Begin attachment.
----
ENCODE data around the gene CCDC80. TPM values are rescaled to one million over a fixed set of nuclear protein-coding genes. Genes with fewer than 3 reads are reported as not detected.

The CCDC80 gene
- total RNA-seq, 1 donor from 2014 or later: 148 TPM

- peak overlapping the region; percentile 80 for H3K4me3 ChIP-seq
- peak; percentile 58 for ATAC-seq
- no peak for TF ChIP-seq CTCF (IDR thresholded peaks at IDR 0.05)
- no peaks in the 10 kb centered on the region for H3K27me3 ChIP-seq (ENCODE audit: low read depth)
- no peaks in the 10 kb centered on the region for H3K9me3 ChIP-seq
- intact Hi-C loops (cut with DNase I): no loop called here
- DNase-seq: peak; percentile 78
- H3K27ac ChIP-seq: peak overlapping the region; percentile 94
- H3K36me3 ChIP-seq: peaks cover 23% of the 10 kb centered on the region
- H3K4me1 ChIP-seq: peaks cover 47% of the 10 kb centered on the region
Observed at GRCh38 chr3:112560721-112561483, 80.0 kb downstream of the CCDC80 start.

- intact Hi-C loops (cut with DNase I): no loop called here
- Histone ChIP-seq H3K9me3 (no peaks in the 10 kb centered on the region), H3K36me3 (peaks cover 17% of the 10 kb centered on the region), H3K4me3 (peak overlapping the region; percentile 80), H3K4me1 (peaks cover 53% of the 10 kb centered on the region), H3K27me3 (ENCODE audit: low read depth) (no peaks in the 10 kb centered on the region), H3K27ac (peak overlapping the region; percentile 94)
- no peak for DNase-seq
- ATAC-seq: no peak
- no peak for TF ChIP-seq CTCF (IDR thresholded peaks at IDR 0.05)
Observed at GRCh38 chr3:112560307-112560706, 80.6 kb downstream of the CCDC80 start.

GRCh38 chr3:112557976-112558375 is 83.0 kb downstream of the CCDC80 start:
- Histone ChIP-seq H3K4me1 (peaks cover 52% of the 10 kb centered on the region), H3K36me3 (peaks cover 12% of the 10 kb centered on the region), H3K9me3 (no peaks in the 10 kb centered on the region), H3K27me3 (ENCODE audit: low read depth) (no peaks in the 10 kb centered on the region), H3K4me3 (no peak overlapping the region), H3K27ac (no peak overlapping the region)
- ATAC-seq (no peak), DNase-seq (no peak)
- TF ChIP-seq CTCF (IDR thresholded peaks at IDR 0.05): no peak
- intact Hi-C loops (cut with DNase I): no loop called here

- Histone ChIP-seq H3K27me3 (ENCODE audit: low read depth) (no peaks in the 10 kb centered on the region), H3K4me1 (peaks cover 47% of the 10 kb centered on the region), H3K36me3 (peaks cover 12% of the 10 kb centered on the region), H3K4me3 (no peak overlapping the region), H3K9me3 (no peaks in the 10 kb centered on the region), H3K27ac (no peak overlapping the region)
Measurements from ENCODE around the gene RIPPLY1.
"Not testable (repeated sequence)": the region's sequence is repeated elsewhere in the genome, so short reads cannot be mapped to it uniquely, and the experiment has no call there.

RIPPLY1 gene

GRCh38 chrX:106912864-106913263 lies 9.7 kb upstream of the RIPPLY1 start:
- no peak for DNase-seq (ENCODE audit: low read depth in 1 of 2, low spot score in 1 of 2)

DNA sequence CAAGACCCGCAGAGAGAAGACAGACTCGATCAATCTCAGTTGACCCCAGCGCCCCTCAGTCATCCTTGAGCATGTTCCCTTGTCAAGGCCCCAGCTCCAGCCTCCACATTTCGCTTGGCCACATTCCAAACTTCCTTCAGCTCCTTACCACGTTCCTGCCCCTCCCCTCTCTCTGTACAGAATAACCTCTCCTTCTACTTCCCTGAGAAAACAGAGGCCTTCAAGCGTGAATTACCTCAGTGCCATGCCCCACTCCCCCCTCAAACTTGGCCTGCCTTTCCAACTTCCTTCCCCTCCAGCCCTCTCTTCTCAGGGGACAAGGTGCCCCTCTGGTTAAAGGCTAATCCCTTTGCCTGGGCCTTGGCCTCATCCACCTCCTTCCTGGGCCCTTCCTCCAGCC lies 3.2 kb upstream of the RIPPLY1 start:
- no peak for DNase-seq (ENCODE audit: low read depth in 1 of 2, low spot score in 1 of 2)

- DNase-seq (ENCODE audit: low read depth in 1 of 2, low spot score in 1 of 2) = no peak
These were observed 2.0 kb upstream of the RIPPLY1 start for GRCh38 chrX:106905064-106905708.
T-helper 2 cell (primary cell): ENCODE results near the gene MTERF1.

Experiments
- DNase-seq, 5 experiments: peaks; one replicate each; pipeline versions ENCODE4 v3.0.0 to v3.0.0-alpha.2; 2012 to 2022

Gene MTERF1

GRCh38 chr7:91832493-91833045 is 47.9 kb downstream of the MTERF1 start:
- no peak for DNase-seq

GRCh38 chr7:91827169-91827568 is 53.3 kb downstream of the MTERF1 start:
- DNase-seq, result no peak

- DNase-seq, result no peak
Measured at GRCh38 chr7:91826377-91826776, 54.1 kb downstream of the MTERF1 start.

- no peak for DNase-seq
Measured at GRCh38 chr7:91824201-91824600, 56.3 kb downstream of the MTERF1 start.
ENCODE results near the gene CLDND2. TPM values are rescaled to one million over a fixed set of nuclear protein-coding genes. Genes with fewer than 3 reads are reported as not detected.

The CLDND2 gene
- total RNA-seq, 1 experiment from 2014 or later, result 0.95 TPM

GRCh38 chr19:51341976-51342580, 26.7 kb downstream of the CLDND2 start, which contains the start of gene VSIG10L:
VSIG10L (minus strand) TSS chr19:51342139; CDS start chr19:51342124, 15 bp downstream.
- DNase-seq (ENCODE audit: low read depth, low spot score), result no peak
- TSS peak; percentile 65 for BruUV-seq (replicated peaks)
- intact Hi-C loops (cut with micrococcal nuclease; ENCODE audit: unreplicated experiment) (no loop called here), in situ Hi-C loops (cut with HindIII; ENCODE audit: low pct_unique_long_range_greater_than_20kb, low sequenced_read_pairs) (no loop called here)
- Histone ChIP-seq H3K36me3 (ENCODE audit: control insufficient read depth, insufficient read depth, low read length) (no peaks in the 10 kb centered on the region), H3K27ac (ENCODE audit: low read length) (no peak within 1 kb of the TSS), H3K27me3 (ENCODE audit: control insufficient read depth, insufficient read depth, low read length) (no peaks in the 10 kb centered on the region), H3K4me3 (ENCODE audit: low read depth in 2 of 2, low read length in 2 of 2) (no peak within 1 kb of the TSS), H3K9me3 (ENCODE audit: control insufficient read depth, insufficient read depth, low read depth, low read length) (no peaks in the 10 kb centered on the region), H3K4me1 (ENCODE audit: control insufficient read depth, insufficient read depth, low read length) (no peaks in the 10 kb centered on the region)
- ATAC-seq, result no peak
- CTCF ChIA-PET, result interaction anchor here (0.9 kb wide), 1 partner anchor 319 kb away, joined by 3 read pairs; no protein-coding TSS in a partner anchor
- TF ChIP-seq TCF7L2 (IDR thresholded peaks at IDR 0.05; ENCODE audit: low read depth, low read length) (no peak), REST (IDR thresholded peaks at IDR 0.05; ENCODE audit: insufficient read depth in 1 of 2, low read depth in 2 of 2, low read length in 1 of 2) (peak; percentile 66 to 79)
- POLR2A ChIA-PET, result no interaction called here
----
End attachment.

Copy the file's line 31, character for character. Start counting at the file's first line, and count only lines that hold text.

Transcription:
- no peak for DNase-seq (ENCODE audit: low read depth in 1 of 2, low spot score in 1 of 2)